Imitating Life 14 questions for local artist Bob Potier

Bob Potier

Bob Potier

Cory Bilicko
Managing Editor


In 100 words or less, what do you do as an artist?

I paint on canvas using acrylics and often incorporate hand-dyed fabric pieces. The dye process is similar to tie-dying, common in the 1960s. It’s a painstaking process, but dye gives incredibly beautiful textures and patterns that can’t be achieved with paint. I creatively combine the two, sometimes totally abstract and sometimes showing subject matter in subtle ways.

What motivates you to create art?
I create art mainly for the personal pleasure and sense of accomplishment it gives me. When I finish a painting, it’s usually a source of wonderment to me. The process is like a meditation.

How has your practice changed over time?
Time always brings changes in numerous areas such as production or change of medium. I’m not the type to develop a style and then stick with it forever. I just can’t do it.

“Red Dawn,” acrylic on canvas </strong

“Red Dawn,” acrylic on canvas

Do you ever get artist’s block? If so, how do you combat it?
Nope, I don’t recall ever having artist’s block. Maybe the answer is to take an aspirin and see your shrink the next morning.

What do you think your life would be like if, for some reason, you could no longer create art?
If I could no longer produce art, I’d survive. I’d fill in the empty spaces with other interests. I’m reminded of that disco diva singing, “I will survive.” So would I.

What role does the artist have in society?
The artist presents the world with messages– usually that of beauty and sometimes social commentary. Art can be part of a person’s re-generative process. Art balances a society.

How do you feel when people ask you to explain the meaning of your art?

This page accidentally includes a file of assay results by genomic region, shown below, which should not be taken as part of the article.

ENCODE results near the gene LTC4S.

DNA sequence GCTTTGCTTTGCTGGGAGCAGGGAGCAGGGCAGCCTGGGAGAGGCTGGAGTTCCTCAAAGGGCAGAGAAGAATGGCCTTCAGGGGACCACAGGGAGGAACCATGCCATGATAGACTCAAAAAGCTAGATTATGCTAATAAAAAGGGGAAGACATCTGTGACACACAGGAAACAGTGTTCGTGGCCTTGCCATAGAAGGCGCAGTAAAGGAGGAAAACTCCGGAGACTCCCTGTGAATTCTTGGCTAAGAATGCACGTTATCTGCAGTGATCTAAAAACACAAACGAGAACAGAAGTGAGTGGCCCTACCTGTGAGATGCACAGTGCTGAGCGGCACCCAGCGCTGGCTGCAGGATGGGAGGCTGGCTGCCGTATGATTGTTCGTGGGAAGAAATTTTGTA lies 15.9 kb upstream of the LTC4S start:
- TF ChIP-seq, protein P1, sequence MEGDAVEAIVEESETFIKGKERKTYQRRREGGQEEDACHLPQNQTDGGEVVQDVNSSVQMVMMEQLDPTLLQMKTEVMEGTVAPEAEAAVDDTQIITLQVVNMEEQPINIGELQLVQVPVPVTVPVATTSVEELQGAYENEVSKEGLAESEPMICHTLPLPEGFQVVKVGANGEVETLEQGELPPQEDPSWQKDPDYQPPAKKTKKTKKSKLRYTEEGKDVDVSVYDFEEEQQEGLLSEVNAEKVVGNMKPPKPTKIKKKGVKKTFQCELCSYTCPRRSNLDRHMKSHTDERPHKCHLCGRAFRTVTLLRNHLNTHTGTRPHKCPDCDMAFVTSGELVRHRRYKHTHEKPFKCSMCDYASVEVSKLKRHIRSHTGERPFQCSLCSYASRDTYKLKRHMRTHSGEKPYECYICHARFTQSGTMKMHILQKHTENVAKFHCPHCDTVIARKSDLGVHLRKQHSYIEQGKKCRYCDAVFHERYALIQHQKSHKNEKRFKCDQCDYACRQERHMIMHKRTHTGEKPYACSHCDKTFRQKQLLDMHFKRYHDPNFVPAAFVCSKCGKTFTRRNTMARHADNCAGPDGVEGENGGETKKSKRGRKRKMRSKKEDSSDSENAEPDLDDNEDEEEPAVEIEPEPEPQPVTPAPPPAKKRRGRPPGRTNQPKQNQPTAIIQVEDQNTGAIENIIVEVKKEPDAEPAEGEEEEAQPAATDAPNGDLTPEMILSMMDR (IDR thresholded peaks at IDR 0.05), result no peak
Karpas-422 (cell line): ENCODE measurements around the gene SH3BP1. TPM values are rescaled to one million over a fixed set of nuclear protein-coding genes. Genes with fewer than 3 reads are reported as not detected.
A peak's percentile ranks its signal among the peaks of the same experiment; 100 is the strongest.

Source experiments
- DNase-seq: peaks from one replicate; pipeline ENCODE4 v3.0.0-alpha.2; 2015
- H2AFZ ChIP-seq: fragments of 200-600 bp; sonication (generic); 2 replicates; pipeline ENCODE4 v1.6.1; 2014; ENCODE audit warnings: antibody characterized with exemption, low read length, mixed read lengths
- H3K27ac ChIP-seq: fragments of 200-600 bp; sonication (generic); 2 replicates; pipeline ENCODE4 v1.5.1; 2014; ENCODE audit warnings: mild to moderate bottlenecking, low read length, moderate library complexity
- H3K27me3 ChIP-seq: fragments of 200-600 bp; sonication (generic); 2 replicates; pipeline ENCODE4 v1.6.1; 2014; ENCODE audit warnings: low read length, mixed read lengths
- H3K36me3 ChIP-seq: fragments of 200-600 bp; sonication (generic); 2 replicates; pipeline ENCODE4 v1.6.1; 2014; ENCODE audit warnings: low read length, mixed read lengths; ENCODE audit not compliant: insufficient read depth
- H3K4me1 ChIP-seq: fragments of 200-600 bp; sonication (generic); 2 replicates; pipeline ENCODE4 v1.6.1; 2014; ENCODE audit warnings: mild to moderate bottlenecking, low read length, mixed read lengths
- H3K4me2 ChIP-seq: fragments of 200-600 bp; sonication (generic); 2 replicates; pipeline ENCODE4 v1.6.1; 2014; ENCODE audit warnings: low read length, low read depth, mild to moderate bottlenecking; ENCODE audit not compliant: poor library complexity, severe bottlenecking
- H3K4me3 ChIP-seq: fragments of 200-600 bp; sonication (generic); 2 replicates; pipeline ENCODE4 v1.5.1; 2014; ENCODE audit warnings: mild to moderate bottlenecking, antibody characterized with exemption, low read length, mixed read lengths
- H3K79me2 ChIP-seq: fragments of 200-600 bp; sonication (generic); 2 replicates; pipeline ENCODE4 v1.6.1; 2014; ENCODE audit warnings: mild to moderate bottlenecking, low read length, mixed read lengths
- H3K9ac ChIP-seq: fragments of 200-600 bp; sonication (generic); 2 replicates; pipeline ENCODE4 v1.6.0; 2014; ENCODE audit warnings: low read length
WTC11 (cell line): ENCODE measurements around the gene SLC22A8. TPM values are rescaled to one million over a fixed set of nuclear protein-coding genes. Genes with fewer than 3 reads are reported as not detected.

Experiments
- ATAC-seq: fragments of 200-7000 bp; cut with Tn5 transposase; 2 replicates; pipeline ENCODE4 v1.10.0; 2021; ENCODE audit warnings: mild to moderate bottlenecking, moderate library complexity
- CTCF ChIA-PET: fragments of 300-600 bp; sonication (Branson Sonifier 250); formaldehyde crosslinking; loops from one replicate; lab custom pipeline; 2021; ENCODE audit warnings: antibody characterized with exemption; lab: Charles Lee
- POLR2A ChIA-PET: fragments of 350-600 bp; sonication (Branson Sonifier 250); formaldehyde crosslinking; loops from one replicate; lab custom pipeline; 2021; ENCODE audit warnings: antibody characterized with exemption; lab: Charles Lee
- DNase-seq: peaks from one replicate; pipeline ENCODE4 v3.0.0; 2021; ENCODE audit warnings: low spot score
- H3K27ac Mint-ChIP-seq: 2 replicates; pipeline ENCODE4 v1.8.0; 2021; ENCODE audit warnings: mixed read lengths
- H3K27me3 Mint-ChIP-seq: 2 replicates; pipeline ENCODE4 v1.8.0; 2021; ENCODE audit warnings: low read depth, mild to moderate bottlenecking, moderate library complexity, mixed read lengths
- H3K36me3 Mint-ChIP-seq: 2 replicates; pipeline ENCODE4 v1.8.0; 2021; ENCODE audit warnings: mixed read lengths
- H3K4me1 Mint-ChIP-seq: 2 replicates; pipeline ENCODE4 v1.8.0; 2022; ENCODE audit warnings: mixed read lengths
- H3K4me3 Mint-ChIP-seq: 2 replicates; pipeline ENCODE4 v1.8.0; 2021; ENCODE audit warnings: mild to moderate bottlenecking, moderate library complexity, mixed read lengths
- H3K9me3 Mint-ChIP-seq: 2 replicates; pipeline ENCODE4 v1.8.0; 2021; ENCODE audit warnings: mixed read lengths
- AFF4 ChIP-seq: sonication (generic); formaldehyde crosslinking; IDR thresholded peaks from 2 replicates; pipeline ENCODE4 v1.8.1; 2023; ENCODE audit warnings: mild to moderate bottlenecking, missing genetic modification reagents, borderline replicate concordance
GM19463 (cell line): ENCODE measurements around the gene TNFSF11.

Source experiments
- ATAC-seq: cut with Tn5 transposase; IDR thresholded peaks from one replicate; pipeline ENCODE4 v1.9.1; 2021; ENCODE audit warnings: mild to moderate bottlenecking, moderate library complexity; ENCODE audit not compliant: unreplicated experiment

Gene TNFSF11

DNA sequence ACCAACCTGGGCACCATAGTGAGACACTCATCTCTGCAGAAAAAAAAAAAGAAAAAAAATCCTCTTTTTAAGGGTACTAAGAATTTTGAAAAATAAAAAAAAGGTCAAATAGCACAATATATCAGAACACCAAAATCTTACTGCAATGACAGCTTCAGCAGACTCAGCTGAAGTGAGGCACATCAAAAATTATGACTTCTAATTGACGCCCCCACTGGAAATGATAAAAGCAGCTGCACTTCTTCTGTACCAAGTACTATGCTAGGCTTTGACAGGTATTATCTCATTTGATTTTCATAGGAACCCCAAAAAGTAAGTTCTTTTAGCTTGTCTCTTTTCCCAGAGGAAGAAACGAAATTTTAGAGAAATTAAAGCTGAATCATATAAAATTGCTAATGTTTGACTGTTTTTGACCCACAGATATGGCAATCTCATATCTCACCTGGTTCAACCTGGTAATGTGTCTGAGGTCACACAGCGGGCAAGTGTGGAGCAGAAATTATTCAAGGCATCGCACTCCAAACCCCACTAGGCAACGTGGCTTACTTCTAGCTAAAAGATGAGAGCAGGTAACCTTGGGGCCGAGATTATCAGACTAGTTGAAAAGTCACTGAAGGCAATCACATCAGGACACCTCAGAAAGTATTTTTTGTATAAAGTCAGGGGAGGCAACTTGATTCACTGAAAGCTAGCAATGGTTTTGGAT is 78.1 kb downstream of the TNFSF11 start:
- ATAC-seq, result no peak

Never in my memory has a person asked me to explain my art. Are my paintings self-explanatory or is the viewer either stunned or put in a state of grace? Hmm, guess I better ponder that!

“Ramble Tamble,” acrylic on canvas

“Ramble Tamble,” acrylic on canvas



Have you ever been banned or censored to any degree as an artist? If so, how did you react? If not, how do you think you would react in that situation?

Back in the turbulent 1960s and 1970s, I was doing Pop Art with the subject of social commentary. The paintings dealt with politics, sex, the flag, etc. I encountered publicity I wasn’t expecting and was too naive to use to my benefit. For example, I was juried into a show at the Laguna Beach Art Museum. The painting was in a hard-edge style and depicted an American flag coming out of a faucet. This enraged some people, who caused the painting to be moved to a less prominent location in the museum. I was singled out and asked to write an explanation of the painting which was posted next to the painting. And the Orlando Gallery in the Valley will probably never forget when they were anonymously told to take my painting out of their front window or a rock would be thrown through the window. All is calm now. My paintings no longer scare kids or horses.

Does your artistic life ever get lonely? If so, what do you do to counteract it?
Lonely? No.

What do you hope to achieve with your art?

I once hoped to achieve a huge remuneration from my art. I’ve grown up since then. Don’t all artists? I really only hope to achieve personal satisfaction.

What are one or two primary areas of fear for you as an artist?
I have no fear as an artist. Since I no longer do social commentary, I don’t have to fear repercussions or dodge tomatoes thrown at me. And since I don’t rely on painting to earn my living, there’s no financial fear.

“Up North,” acrylic on canvas

“Up North,” acrylic on canvas

What are one or two factors that, when they’re in place, enable you to really flourish artistically?
Artistically, I flourish more when there’s a special reason, such as a studio art tour.

What jobs have you had other than being an artist?

Jobwise, my husband and myself own a small company (Studio Dynamics) that does hand-painted backdrops for portrait photographers. As a matter of fact, Studio Dynamics began in Signal Hill and is now in Paramount. I’ve also taught high-school art. While attending the School of the Art Institute of Chicago, I had one of my more memorable part-time jobs. I was a security guard at the Field Museum and spent many stress-filled hours preventing kids from tugging on a stuffed elephant’s tail.

What’s your favorite color?
St. Francis Hotel Faun. Yes, it really exists. We just painted our home that color.

To see more of Potier’s work, visit robertpotiergallery.com .

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